19

Triplication means (as noted) to make 3 of everything. It is used in space and safety critical designs, and data results are voted; a disagreement in the vote has to be designed such that the erroneous result circuit is reset. For this to work within a single device, partial reconfiguration in the FPGA is required. The reason this is necessary in SRAM ...


18

the FPGA synthesizer ignores these code parts completely? Both Quartus (Altera/Intel) and Vivado/ISE (Xilinx) respect initial statements for synthesis (as do some others). You can use them to set default (power-on) values for registers and memories. There are as ever limitations. Not all FPGA families support setting a power-up value for a register. In ...


16

You can also design a state machine if the data comes LSB-first: The existence of such a deterministic finite automaton (DFA) directly follows from the other answer, which describes the DFA for MSB-first. Because languages accepted by DFAs are regular and regular languages are known to be closed under reversal (e.g. see here), there must be a DFA which ...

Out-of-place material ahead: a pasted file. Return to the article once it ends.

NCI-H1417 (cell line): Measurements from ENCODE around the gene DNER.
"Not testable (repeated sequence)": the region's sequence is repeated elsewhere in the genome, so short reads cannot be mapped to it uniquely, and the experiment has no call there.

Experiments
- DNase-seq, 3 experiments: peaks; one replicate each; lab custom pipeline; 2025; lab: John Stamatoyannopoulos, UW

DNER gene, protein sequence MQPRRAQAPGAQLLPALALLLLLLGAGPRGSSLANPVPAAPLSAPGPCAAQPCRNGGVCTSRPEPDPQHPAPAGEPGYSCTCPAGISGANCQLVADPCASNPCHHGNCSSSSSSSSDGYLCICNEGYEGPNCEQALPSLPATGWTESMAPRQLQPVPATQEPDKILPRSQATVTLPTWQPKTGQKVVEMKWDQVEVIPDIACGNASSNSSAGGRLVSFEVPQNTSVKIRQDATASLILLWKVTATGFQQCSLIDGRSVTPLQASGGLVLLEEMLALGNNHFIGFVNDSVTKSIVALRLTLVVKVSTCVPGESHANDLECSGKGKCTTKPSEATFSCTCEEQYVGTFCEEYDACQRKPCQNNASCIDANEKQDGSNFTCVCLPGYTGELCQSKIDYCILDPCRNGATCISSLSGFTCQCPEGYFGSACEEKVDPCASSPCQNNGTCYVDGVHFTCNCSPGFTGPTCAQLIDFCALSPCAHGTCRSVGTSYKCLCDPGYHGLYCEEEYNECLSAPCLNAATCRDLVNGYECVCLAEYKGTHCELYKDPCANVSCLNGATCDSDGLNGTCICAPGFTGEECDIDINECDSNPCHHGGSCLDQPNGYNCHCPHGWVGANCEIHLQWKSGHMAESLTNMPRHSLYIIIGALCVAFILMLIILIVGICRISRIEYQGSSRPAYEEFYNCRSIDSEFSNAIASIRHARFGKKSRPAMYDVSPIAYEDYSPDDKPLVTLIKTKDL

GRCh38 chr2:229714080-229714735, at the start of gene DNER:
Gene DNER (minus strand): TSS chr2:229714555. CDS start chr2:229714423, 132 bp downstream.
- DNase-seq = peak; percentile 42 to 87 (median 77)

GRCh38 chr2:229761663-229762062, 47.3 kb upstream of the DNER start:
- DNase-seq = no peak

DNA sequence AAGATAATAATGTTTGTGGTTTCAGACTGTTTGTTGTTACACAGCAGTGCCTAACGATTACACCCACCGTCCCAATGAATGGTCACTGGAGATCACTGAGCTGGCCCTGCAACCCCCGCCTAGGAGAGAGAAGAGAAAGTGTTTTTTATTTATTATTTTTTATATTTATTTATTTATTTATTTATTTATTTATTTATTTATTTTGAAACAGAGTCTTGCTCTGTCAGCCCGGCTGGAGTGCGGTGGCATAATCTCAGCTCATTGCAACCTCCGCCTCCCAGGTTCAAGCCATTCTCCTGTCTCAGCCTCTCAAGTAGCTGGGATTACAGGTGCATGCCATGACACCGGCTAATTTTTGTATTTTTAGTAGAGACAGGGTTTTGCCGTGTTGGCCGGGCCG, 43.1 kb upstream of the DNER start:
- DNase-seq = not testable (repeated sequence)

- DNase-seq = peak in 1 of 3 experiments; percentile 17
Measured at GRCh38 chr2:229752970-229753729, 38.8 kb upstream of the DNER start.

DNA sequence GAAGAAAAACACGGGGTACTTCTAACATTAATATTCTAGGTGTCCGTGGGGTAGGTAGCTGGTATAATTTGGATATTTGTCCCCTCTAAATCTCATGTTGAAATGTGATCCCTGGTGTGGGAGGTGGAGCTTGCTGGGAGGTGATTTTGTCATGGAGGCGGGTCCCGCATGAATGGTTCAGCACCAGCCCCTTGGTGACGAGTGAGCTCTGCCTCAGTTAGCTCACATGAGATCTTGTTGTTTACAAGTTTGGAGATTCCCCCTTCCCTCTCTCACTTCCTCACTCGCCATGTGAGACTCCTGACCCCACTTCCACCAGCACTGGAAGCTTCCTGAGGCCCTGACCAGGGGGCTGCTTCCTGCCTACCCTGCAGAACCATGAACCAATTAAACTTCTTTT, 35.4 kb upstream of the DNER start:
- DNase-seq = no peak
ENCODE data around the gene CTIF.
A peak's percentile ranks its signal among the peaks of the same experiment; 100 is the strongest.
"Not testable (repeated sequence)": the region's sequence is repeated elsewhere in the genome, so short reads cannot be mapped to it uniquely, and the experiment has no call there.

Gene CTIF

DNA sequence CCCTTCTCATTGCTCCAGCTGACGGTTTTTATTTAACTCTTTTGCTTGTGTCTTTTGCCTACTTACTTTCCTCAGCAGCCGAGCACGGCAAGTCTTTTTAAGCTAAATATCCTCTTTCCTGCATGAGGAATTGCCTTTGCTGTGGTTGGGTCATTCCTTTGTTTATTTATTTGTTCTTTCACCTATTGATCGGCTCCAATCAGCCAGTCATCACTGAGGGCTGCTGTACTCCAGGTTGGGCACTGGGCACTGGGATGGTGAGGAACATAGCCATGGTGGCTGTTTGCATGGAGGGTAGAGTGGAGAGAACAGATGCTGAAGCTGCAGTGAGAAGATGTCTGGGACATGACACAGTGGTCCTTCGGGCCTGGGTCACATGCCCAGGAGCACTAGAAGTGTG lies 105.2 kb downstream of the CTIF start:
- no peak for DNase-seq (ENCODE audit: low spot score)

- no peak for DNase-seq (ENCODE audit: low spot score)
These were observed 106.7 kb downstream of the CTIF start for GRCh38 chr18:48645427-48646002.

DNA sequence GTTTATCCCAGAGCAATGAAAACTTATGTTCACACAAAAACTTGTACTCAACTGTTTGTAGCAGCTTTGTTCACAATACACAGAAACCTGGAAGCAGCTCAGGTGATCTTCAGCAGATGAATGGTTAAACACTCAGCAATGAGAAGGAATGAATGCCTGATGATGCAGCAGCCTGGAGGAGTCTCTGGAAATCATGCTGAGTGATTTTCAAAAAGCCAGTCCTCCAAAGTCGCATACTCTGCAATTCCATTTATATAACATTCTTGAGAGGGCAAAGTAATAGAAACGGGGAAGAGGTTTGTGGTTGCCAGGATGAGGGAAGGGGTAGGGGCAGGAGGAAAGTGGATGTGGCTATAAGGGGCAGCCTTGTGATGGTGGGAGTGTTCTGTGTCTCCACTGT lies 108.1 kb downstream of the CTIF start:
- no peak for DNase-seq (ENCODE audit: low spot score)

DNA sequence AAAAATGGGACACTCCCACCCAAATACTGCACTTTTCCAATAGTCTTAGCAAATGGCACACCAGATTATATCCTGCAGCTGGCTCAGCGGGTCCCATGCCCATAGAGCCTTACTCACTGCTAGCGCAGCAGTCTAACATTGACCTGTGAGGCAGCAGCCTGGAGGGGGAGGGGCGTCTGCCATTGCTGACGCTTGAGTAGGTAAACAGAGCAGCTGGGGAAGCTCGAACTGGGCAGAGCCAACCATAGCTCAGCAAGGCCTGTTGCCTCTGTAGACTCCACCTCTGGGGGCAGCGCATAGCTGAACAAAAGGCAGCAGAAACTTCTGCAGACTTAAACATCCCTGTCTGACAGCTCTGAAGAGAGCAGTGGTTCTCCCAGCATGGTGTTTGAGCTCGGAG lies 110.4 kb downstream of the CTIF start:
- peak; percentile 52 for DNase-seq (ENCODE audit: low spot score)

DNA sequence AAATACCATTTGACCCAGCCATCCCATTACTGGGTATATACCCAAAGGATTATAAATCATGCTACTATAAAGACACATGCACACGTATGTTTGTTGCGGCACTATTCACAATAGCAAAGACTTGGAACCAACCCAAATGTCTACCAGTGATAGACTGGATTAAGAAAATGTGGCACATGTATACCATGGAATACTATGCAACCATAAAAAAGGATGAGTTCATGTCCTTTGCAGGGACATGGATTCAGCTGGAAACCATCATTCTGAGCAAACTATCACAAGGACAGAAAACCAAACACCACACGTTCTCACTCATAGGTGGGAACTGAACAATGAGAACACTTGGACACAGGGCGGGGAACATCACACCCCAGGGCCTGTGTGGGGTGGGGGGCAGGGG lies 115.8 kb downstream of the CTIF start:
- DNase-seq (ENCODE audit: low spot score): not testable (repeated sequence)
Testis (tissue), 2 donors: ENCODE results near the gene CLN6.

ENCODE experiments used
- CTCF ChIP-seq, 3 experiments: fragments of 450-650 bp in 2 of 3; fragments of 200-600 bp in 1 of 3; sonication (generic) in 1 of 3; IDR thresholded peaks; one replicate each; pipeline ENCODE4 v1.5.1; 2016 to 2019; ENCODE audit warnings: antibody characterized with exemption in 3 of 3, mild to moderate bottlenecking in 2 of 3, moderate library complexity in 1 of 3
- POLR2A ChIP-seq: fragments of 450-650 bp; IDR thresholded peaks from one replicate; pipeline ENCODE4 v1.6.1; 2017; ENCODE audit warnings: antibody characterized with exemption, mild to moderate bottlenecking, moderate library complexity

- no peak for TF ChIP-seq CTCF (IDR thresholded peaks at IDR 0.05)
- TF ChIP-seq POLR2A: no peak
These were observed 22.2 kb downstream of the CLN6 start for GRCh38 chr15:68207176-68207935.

14

What you are looking for is called external names (or hierarchical names) in VHDL. They can be used to circumvent scope/hierarchy visibility. The syntax is like the example below. <<signal path_name : std_logic_vector(7 downto 0)>> You can also access constants and variables with external names. You have to change the type in the external type ...


14

Schematic design is only useful when you're only tying together a few off-the-shelf modules (counters, adders, memory, etc). But implementing an actual algorithm (say, a cryptography hashing algorithm) is nearly impossible to do without an HDL (like VHDL or Verilog), since there's no way to describe a system at a behavioral level with schematic symbols. ...


14

I'm a developer and maintainer at 'The PoC Library'. We try to provide such a library composed of packages (collection of new types and functions) and modules. It comes with common fifos, arithmetics, cross-clock components, low-speed-I/O components and a Ethernet/IP/UDP stack (next release). As @crgrace described, it's quite complicated to design modules, ...